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Plumeria is related to the Oleander, Nerium oleander, and both possess an irritant, rather similar to that of Euphorbia. Contact with the sap may irritate eyes and skin. Plumeria flowers are most fragrant at night in order to lure sphinx moths to pollinate them. The flowers have no nectar, however, and simply dupe their pollinators. The moths inadvertently pollinate them by transferring pollen from flower to flower in their fruitless search for nectar. There are more than 300 named varieties of Plumeria.


They are native to Central America, Mexico, the Caribbean, and South America as far south as Brazil but can be grown in tropical and sub-tropical regions. This particular frangipani plant is in my garden in the West coast of Antigua.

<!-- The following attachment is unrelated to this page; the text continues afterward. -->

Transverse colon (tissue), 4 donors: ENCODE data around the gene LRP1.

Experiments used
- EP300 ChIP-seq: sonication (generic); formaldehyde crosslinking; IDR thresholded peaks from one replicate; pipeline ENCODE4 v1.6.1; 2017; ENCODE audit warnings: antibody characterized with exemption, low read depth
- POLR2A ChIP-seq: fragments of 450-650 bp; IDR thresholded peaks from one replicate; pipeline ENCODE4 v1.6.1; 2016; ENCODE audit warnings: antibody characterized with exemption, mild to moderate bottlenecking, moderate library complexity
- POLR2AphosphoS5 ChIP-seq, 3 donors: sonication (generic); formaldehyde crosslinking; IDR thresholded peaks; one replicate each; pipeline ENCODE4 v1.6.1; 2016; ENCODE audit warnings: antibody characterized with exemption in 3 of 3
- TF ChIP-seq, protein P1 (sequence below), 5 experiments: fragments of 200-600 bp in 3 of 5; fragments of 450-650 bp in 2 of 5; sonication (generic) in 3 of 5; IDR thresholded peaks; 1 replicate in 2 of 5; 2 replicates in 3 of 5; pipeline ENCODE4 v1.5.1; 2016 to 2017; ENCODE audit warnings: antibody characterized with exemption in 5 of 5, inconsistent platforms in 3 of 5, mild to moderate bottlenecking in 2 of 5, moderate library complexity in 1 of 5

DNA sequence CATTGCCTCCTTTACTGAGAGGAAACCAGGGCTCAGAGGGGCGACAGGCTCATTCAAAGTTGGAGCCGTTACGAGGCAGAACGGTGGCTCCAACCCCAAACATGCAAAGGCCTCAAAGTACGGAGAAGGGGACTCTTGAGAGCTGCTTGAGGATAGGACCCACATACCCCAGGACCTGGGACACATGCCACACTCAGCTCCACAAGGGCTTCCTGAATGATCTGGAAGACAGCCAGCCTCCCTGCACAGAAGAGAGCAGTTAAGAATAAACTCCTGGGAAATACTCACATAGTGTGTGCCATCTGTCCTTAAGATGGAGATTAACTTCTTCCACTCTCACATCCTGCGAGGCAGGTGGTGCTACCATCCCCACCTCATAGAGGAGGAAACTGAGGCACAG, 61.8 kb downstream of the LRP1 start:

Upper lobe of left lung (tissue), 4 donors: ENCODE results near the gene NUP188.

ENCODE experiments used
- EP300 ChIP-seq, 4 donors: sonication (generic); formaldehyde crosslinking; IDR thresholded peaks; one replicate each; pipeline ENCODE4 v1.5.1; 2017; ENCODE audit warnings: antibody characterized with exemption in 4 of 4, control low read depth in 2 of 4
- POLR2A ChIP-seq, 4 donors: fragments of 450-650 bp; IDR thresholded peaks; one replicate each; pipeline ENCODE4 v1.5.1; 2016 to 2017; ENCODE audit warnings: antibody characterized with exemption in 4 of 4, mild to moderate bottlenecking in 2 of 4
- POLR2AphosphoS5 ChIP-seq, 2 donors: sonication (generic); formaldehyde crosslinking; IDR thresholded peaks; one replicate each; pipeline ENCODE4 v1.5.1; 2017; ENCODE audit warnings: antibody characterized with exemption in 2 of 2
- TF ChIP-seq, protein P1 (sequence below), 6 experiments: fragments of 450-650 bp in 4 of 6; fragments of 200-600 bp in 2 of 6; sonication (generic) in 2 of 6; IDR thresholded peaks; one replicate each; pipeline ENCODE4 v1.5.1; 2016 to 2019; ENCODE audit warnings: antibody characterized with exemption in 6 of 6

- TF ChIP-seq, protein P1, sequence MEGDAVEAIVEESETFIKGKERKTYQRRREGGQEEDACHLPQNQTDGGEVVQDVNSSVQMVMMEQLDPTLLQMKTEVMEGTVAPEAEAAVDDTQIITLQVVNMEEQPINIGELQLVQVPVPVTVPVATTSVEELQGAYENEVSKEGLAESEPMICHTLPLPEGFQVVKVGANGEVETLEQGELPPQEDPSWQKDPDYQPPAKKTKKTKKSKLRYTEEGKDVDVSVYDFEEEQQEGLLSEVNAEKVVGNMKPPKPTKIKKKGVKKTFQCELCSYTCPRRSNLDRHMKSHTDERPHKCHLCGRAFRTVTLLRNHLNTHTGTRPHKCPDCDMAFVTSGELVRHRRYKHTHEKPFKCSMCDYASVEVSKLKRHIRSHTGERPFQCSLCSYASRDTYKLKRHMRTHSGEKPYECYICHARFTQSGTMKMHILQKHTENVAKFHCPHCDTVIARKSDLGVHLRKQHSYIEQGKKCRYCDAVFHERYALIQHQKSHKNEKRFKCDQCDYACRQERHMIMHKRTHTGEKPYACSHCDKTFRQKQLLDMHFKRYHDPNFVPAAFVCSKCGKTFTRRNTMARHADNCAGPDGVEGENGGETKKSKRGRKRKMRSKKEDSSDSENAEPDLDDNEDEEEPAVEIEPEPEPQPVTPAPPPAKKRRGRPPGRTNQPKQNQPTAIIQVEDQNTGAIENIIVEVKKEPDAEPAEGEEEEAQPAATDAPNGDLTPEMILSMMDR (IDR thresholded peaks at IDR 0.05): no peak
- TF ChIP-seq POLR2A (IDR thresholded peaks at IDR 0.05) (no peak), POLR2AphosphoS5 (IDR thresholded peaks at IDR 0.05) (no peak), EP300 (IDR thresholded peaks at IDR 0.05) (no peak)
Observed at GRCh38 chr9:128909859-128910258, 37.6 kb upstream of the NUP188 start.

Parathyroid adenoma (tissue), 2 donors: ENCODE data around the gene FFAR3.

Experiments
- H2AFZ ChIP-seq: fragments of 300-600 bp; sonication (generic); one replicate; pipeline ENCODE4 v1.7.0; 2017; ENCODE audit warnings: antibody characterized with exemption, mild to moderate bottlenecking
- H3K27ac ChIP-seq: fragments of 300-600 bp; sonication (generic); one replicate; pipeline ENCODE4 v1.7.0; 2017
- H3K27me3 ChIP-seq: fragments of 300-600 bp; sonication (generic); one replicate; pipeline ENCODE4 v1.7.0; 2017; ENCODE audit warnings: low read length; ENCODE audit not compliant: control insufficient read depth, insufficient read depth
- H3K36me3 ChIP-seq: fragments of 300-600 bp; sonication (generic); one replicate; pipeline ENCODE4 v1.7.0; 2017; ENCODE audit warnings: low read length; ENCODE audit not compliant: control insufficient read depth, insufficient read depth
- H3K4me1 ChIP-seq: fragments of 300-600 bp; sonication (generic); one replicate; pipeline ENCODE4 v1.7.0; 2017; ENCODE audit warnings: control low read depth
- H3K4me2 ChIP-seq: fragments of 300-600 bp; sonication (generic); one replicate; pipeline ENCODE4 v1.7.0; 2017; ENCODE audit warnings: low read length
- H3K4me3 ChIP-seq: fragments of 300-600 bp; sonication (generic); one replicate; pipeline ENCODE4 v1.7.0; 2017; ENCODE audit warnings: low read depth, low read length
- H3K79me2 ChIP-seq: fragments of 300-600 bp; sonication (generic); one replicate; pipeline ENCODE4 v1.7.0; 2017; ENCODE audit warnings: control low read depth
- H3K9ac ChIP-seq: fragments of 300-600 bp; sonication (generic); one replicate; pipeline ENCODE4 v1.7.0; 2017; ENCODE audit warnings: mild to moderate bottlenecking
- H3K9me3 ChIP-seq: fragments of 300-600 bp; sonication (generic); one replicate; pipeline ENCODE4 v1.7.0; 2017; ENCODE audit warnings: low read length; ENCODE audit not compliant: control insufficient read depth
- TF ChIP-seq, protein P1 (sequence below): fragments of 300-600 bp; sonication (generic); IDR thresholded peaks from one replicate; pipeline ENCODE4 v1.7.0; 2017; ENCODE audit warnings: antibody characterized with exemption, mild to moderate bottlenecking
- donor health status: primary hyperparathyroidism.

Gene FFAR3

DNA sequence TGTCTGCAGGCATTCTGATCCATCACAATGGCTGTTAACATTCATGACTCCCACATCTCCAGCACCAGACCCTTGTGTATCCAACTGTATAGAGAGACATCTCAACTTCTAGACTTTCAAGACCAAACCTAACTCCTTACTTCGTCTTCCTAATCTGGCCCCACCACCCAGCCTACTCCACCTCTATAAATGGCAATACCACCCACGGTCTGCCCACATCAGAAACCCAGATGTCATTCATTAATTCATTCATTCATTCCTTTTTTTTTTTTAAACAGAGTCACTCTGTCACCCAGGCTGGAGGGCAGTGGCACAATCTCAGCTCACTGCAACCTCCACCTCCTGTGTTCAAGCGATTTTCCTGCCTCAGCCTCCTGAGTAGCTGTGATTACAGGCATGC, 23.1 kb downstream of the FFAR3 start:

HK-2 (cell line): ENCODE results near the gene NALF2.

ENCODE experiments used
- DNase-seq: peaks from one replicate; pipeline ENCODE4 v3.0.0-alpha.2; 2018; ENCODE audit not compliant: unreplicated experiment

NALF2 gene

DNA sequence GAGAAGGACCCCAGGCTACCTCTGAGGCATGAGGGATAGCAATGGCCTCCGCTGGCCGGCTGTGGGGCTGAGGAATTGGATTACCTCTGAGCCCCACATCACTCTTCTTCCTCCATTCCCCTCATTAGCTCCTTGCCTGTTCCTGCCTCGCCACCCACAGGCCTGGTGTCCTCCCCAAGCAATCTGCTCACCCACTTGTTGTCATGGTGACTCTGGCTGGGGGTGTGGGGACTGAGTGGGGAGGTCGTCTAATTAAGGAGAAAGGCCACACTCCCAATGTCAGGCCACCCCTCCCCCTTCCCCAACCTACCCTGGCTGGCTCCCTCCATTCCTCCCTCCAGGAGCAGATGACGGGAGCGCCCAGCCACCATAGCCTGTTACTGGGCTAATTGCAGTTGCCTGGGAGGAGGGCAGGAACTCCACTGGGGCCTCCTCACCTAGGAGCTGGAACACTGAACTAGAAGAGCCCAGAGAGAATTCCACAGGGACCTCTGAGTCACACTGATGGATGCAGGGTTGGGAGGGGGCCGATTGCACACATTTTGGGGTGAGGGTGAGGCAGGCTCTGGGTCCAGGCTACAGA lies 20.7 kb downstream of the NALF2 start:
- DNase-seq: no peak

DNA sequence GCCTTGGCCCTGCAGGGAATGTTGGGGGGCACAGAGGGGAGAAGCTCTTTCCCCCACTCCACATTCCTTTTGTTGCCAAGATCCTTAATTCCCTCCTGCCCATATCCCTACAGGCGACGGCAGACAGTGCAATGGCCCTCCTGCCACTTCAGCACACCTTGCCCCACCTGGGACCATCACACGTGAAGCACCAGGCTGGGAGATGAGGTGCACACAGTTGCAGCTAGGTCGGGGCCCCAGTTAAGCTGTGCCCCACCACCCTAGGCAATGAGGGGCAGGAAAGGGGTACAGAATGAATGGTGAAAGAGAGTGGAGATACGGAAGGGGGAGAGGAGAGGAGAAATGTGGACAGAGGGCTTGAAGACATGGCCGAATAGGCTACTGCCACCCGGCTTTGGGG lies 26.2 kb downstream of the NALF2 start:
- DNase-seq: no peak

I've never seen this kind of variegated frangipani flower that has so many variation of colors. I am wondering if it is a hybrid or if it is a particular type of plumeria not common on the island. I've asked locals and they also have never seen such a frangipani plant. If anyone has an idea, I'd appreciate your input

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Antigua and Barbuda

Lat: 17.12, Long: -61.88

Spotted on Mar 22, 2015
Submitted on Mar 24, 2015

Spotted for mission


Related spottings

Plumeria Plumeria Plumeria Plumeria

Nearby spottings

Common Moorhen Ghost Crab Unknown spotting Snowy Egret